That’s one of six cameras monitoring the interior of the E-Class, all of which can be connected to your mobile phone through the Mercedes Me app, allowing you to monitor the car for security. That selfie camera can also recognise a driver’s face, and pre-load all that person’s preferences for seat position, cabin temperature and infotainment settings. There’s also a form of artificial intelligence, in that the E-Class can learn your regular destinations and habits, so that it can — for instance — drop the driver’s window as you pull into the office car park, ready for you to scan your access card.
There’s also the option of an extra screen in front of the passenger, which Mercedes calls the ‘Superscreen’ layout — like the Hyperscreen of the larger S-Class and EQS, but without the continuous surface for all three screens.
In the back, there’s plenty of legroom and headroom, but the big high-backed front seats do rob some of the outward visibility for rear-seat passengers. The boot is usefully large — at 540 litres — if we’re talking about diesel and petrol models, but the plug-in hybrid variants lose space to the battery, ending up with a mere 370 litres of luggage space.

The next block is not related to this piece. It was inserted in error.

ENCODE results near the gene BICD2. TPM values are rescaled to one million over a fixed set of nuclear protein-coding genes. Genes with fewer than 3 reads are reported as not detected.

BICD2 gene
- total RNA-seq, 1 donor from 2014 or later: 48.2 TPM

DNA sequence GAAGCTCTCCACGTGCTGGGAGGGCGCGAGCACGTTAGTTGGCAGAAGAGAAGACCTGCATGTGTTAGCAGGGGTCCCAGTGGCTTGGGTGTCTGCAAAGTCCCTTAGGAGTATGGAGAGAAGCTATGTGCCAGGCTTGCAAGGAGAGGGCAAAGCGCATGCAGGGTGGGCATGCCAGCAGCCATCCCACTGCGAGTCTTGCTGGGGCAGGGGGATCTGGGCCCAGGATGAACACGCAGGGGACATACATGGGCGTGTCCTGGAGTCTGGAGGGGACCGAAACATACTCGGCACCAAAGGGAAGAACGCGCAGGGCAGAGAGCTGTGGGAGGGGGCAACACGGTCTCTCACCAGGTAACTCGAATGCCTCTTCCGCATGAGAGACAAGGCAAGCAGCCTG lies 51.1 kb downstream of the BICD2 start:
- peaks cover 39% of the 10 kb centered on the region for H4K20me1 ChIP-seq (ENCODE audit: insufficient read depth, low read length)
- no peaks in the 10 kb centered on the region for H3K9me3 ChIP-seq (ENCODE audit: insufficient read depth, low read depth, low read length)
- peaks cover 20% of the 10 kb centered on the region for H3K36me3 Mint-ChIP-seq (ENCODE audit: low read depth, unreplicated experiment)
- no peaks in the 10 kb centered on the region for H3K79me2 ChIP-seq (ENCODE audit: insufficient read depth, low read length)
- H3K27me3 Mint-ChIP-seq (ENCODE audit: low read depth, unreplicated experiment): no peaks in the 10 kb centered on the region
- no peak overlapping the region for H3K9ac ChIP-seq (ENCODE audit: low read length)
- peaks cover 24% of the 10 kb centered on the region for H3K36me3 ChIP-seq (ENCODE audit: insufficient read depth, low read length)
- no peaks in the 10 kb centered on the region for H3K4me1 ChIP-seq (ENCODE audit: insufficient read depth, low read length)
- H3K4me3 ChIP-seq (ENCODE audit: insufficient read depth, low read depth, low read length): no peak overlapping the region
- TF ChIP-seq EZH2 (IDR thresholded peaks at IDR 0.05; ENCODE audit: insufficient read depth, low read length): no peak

Mercedes-Benz E-Class Performance & Drive
Here we test the diesel-engined E-Class. If that sounds like a bit of throwback, it shouldn’t — diesel-engined cars may have fallen in popularity in Ireland, but they still account for one-in-five sales and for the sort of long-haul journeys for which the E-Class is ideal, they still have some merit. The engine here is the familiar 2.0-litre 197hp ‘220 d’ unit, which now gets mild-hybrid assistance. That means there is a small electric motor within the nine-speed gearbox allowing for a harder-working stop-start system around town, as well as having the ability to add extra power and torque — 22hp and 205Nm — when accelerating. Performance is decent — 0-100km/h in 7.6 seconds — but the winning number here is the fuel economy. Mercedes claims you can squeeze 4.8 litres per 100km out of the E 220 d, and that feels do-able if you’re driving carefully. It means that you can easily get more than 1,000km out of a tank of fuel, and you’ll be emitting 127g/km while you do so, which means affordable tax. Indeed, it wasn’t so long ago that such figures were the preserve of full hybrids, not large, luxurious German saloons.